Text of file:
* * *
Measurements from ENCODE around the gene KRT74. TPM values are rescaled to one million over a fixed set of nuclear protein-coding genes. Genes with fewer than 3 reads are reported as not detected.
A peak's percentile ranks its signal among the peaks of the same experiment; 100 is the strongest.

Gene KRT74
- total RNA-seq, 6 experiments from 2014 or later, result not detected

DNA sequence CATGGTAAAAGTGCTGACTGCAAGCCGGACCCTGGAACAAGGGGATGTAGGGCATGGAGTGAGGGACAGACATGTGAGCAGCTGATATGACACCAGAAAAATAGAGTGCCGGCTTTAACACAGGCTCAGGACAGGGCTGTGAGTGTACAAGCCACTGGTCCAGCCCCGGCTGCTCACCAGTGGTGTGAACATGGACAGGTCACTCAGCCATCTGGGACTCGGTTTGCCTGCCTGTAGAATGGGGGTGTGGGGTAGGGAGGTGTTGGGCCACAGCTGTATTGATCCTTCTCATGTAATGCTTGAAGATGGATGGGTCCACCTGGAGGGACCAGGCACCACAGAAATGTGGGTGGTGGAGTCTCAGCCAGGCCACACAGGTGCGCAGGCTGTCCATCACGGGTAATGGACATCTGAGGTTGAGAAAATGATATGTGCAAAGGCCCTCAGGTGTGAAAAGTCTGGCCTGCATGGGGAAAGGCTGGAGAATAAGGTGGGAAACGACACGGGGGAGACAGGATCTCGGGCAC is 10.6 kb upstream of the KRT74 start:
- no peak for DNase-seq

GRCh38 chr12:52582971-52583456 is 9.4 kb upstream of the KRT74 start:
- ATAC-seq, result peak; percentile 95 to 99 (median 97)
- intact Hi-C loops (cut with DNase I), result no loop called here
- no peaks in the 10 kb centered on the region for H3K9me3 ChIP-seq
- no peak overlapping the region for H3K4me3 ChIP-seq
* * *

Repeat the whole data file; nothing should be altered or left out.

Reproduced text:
Measurements from ENCODE around the gene KRT74. TPM values are rescaled to one million over a fixed set of nuclear protein-coding genes. Genes with fewer than 3 reads are reported as not detected.
A peak's percentile ranks its signal among the peaks of the same experiment; 100 is the strongest.

Gene KRT74
- total RNA-seq, 6 experiments from 2014 or later, result not detected

DNA sequence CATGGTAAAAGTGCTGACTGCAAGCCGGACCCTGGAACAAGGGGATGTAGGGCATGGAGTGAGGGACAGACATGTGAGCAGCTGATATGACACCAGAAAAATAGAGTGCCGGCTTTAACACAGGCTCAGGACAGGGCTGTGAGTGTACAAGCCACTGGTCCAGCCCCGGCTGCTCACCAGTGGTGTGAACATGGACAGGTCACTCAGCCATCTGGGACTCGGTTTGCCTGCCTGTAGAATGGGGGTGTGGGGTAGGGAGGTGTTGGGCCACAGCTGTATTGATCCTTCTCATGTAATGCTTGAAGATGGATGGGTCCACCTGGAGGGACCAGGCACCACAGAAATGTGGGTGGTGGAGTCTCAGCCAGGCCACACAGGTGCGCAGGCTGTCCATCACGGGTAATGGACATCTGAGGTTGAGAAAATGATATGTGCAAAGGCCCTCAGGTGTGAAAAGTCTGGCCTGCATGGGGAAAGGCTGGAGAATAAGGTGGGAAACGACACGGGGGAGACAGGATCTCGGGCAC is 10.6 kb upstream of the KRT74 start:
- no peak for DNase-seq

GRCh38 chr12:52582971-52583456 is 9.4 kb upstream of the KRT74 start:
- ATAC-seq, result peak; percentile 95 to 99 (median 97)
- intact Hi-C loops (cut with DNase I), result no loop called here
- no peaks in the 10 kb centered on the region for H3K9me3 ChIP-seq
- no peak overlapping the region for H3K4me3 ChIP-seq